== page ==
Missiles & Miracles
In August of 1990, Saddam Hussein, brandishing
threats to “burn” the Holy Land with his chemical warheads,
marched the armies of Iraq into Kuwait. As the world reacted in
alarm and fear, the Rebbe spread a message of confidence and trust.
The Rebbe quoted a centuries-old Midrashic passage
which foretold with uncanny precision unfolding events. “In
the year in which the Moshiach will be revealed,” the Midrash
reads, “all the kings of the nations of the world will provoke
one another... The king of Persia will provoke the king of Arabia,
and the king of Arabia will go to Aram in order to seek counsel
from them... And all the nations will be thrown into turmoil and
will be terrified. Also Israel, too, will be thrown into turmoil
and terror, and will cry: `Where shall we go? What shall we do?'
And G-d will say to them: `My children, do not fear! All that I
have done, I have done only for your sake. Why are you afraid? Do
not fear, for the time of your redemption has come...’”
In response to queries as to whether to leave Israel
for safer havens, the Rebbe’s reply was clear and unequivocal:
the Land of Israel is the safest place in the world. When asked
about the gas-masks being distributed in Israel anticipation of
chemical warfare, the Rebbe opined that they would prove totally
unnecessary. He also stated that the war would be over by Purim.
The failed attempts of the SCUD missiles to destroy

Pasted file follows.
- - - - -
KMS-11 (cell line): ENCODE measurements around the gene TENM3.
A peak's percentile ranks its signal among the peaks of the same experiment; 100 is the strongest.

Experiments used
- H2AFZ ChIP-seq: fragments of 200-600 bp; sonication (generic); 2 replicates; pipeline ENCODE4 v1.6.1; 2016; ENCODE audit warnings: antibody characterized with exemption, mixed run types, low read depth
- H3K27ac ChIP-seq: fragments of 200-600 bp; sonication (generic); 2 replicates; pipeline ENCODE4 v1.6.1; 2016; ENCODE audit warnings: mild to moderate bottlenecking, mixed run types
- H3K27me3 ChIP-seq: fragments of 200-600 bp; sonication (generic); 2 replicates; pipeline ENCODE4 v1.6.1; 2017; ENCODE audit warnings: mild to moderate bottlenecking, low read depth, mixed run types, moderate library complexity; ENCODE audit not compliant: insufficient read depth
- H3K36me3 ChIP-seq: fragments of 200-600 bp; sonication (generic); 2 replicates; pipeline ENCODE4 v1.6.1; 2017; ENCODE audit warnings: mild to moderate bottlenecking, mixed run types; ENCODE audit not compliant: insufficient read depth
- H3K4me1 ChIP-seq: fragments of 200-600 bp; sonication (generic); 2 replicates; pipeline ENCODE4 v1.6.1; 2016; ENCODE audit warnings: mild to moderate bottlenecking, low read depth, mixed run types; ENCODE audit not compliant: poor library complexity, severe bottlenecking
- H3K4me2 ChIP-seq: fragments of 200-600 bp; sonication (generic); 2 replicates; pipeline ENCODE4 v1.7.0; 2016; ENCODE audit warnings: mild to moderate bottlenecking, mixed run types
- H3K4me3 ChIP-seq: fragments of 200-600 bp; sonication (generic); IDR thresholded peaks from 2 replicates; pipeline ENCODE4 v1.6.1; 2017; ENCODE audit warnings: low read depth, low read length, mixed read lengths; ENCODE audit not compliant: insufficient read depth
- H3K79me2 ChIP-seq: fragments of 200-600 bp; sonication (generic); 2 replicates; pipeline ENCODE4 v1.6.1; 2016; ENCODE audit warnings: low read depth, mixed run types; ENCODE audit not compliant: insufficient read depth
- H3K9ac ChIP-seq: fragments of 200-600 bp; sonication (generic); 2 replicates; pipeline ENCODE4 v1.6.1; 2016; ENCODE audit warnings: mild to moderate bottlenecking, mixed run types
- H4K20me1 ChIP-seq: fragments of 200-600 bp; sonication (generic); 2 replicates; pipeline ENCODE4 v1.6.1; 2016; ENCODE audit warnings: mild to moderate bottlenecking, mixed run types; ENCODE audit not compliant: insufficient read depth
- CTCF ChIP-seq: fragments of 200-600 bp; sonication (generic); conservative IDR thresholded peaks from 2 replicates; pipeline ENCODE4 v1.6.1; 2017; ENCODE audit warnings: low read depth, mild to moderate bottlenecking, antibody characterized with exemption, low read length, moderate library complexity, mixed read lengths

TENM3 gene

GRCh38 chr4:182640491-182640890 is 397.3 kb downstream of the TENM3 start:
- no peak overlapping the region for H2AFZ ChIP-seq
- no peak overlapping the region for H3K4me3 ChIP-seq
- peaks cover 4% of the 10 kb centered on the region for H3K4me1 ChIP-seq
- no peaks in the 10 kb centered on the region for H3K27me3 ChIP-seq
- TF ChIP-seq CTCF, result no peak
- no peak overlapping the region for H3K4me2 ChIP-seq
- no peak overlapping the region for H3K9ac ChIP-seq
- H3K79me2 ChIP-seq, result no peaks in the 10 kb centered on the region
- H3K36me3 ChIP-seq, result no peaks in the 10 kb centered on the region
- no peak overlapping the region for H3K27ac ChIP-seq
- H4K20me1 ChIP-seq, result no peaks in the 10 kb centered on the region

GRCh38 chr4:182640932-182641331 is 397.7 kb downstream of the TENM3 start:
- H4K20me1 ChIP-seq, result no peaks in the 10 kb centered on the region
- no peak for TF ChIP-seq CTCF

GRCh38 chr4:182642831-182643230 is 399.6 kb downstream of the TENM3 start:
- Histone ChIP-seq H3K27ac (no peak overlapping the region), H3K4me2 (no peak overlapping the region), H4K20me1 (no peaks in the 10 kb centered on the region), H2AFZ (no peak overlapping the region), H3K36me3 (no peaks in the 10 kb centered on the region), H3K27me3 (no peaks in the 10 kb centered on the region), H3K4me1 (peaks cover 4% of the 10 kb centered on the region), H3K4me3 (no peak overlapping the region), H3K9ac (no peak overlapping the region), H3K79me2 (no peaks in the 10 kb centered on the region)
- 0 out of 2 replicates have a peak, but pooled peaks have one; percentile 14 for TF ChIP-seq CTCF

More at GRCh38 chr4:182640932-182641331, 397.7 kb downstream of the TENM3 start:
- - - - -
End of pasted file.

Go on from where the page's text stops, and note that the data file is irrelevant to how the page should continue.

Jewish life was nothing less than miraculous. As the missiles—each
loaded with 600 pounds of explosives—rained down upon Tel
Aviv, the terrified citizens, huddled in shelters and sealed rooms,
listened in disbelief to the newsflashes. Buildings crowded with
people were hit, yet virtually not a soul was harmed. “G-d
threw down mattresses to cushion our falls, pushed walls out of
our way,” declared one survivor.
On the day of Purim, traditionally a day of merry-making
for the Jewish people, the war was officially declared over.
“Adequate attention is not being paid to
these miracles,” said the Rebbe in public addresses in the
weeks to follow. “The popular media throughout the world took
note of the miraculous occurrences, yet there is a tendency to offer
rationales and explanations. We must publicize that these are miracles
that were performed by G-d!”
The Rebbe also stated that the events of the Gulf
War are part of the miraculous prelude to the messianic era, a time
when the divine essence of creation will be manifest and miracles
will be commonplace.
Traditionally, Chassidic masters were known to
have worked miracles. The founder of Chassidism, Rabbi Israel Baal
Shem Tov, was renowned as a miracle worker. Within the Chabad stream
of Chassidism, however, the greater emphasis was placed on the leader’s
teachings; yet stories of miraculous deeds also abounded.
Many people came to the Rebbe for advice. Many
sent him requests that he pray for them. And many reported miraculous
results of his intercession on their behalf.
A group of high-school students once came to see
the Rebbe. “I have heard it said,” one of them asked,
“that the Rebbe has the power to work miracles. Is this true?
Can you perform supernatural feats?"
The Rebbe replied: "The ability to work miracles
is not confined to a select group of individuals, but is within
reach of each and every one of us. We each possess a soul that is
a spark of G-dliness. So we each have the power to transcend the
limitations imposed upon us by our physical natures, no matter how
formidable they may seem.”
"To demonstrate this to you," said the
Rebbe, "I will now perform a miracle."
Smiling at the startled young faces around his
desk, the Rebbe continued: "Each and every individual in this
room should resolve to improve himself in one specific area. You
will each choose an improvement that you recognize as necessary
but until now have perceived as being beyond your power to achieve.
Nevertheless, you will succeed, proving to yourselves that the soul
indeed has the power to overcome the natural 'reality.'”